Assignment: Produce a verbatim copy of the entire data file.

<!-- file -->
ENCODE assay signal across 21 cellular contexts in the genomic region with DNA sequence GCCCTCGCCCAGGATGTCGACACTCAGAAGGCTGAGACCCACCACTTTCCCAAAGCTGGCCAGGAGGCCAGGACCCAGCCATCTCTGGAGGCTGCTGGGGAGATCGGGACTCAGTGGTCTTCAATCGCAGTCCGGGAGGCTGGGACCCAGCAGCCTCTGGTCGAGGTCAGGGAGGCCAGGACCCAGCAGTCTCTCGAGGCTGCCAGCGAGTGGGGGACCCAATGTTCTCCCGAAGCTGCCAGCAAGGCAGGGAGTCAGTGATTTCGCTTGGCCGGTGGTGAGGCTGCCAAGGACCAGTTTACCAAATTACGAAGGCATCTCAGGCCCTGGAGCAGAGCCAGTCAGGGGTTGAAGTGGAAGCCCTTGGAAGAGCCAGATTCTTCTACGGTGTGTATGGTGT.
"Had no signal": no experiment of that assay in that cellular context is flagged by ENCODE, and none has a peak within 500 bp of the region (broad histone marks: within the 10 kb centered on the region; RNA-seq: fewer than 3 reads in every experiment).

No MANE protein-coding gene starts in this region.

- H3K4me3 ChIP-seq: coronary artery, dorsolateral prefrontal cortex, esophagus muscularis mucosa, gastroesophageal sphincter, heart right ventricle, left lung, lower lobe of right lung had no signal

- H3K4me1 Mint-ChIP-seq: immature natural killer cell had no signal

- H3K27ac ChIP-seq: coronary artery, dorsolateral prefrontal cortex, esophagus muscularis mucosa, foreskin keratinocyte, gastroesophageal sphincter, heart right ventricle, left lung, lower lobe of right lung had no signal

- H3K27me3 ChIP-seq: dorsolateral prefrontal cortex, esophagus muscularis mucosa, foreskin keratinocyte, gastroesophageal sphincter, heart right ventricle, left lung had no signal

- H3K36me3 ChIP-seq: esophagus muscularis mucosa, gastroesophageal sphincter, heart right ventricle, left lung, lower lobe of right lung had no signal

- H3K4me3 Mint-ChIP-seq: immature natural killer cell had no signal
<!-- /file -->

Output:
ENCODE assay signal across 21 cellular contexts in the genomic region with DNA sequence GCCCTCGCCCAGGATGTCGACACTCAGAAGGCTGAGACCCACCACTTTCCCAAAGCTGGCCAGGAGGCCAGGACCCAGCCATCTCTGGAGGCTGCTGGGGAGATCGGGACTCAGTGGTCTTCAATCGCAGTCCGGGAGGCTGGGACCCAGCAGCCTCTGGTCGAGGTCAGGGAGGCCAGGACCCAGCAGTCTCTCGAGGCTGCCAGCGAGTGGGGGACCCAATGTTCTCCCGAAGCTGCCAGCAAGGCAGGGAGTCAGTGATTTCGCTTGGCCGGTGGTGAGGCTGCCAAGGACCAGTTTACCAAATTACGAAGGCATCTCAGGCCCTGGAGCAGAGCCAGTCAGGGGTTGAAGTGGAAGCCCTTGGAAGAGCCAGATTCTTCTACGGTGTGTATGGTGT.
"Had no signal": no experiment of that assay in that cellular context is flagged by ENCODE, and none has a peak within 500 bp of the region (broad histone marks: within the 10 kb centered on the region; RNA-seq: fewer than 3 reads in every experiment).

No MANE protein-coding gene starts in this region.

- H3K4me3 ChIP-seq: coronary artery, dorsolateral prefrontal cortex, esophagus muscularis mucosa, gastroesophageal sphincter, heart right ventricle, left lung, lower lobe of right lung had no signal

- H3K4me1 Mint-ChIP-seq: immature natural killer cell had no signal

- H3K27ac ChIP-seq: coronary artery, dorsolateral prefrontal cortex, esophagus muscularis mucosa, foreskin keratinocyte, gastroesophageal sphincter, heart right ventricle, left lung, lower lobe of right lung had no signal

- H3K27me3 ChIP-seq: dorsolateral prefrontal cortex, esophagus muscularis mucosa, foreskin keratinocyte, gastroesophageal sphincter, heart right ventricle, left lung had no signal

- H3K36me3 ChIP-seq: esophagus muscularis mucosa, gastroesophageal sphincter, heart right ventricle, left lung, lower lobe of right lung had no signal

- H3K4me3 Mint-ChIP-seq: immature natural killer cell had no signal